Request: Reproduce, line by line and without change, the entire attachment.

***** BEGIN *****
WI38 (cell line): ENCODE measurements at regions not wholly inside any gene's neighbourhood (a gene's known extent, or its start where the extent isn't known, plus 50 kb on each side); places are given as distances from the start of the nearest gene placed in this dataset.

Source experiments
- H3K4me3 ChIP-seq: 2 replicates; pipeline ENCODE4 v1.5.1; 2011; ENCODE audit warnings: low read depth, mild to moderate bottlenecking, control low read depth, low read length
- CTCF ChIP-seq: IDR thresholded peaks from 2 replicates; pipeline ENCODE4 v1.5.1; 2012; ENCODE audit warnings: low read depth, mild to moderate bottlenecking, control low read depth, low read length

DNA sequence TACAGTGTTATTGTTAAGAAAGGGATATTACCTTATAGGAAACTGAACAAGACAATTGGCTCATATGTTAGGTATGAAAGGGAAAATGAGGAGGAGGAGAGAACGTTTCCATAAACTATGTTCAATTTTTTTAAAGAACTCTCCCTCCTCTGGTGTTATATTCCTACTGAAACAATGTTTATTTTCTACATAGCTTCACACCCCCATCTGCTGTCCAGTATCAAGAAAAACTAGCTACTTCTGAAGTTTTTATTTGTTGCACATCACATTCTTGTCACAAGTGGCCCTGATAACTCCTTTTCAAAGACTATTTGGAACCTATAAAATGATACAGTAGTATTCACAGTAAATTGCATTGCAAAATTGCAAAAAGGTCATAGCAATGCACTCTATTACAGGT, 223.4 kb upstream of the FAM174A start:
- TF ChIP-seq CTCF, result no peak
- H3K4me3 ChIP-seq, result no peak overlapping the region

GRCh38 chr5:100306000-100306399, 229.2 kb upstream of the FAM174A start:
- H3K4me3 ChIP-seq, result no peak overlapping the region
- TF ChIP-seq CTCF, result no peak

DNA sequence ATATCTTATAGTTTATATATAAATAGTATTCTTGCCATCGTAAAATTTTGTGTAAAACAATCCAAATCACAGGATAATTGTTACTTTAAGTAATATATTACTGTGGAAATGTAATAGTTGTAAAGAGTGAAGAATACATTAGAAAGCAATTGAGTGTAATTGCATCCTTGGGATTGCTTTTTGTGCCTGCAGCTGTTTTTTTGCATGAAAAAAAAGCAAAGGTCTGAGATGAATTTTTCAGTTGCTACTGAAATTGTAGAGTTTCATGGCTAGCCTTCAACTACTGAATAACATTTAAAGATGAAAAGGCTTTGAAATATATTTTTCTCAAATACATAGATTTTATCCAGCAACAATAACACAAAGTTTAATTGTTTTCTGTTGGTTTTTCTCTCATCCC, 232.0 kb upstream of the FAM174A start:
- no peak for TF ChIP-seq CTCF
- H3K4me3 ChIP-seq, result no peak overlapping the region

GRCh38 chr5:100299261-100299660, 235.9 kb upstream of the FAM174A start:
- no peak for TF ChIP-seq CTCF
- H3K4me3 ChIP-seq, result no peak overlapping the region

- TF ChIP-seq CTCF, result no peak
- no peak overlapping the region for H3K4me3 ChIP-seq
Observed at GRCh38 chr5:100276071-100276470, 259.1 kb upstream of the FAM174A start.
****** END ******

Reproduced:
WI38 (cell line): ENCODE measurements at regions not wholly inside any gene's neighbourhood (a gene's known extent, or its start where the extent isn't known, plus 50 kb on each side); places are given as distances from the start of the nearest gene placed in this dataset.

Source experiments
- H3K4me3 ChIP-seq: 2 replicates; pipeline ENCODE4 v1.5.1; 2011; ENCODE audit warnings: low read depth, mild to moderate bottlenecking, control low read depth, low read length
- CTCF ChIP-seq: IDR thresholded peaks from 2 replicates; pipeline ENCODE4 v1.5.1; 2012; ENCODE audit warnings: low read depth, mild to moderate bottlenecking, control low read depth, low read length

DNA sequence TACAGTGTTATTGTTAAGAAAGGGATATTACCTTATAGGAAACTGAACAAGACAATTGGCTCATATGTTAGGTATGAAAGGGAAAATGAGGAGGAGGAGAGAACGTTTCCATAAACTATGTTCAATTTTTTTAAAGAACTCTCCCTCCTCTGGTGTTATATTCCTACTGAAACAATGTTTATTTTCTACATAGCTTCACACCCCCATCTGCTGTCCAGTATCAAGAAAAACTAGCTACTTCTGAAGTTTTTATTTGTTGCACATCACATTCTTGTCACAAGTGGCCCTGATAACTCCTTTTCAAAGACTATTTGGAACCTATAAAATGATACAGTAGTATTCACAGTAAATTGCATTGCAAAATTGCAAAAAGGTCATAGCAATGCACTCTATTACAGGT, 223.4 kb upstream of the FAM174A start:
- TF ChIP-seq CTCF, result no peak
- H3K4me3 ChIP-seq, result no peak overlapping the region

GRCh38 chr5:100306000-100306399, 229.2 kb upstream of the FAM174A start:
- H3K4me3 ChIP-seq, result no peak overlapping the region
- TF ChIP-seq CTCF, result no peak

DNA sequence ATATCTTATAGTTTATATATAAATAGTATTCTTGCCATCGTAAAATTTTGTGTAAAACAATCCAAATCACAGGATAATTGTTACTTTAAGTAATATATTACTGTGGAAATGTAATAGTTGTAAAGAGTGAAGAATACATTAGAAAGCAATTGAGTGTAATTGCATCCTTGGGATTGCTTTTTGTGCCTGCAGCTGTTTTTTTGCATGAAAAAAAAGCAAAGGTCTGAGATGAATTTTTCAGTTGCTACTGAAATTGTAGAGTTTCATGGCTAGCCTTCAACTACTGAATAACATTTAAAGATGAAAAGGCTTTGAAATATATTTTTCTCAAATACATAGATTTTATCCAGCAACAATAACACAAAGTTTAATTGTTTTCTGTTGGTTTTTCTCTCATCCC, 232.0 kb upstream of the FAM174A start:
- no peak for TF ChIP-seq CTCF
- H3K4me3 ChIP-seq, result no peak overlapping the region

GRCh38 chr5:100299261-100299660, 235.9 kb upstream of the FAM174A start:
- no peak for TF ChIP-seq CTCF
- H3K4me3 ChIP-seq, result no peak overlapping the region

- TF ChIP-seq CTCF, result no peak
- no peak overlapping the region for H3K4me3 ChIP-seq
Observed at GRCh38 chr5:100276071-100276470, 259.1 kb upstream of the FAM174A start.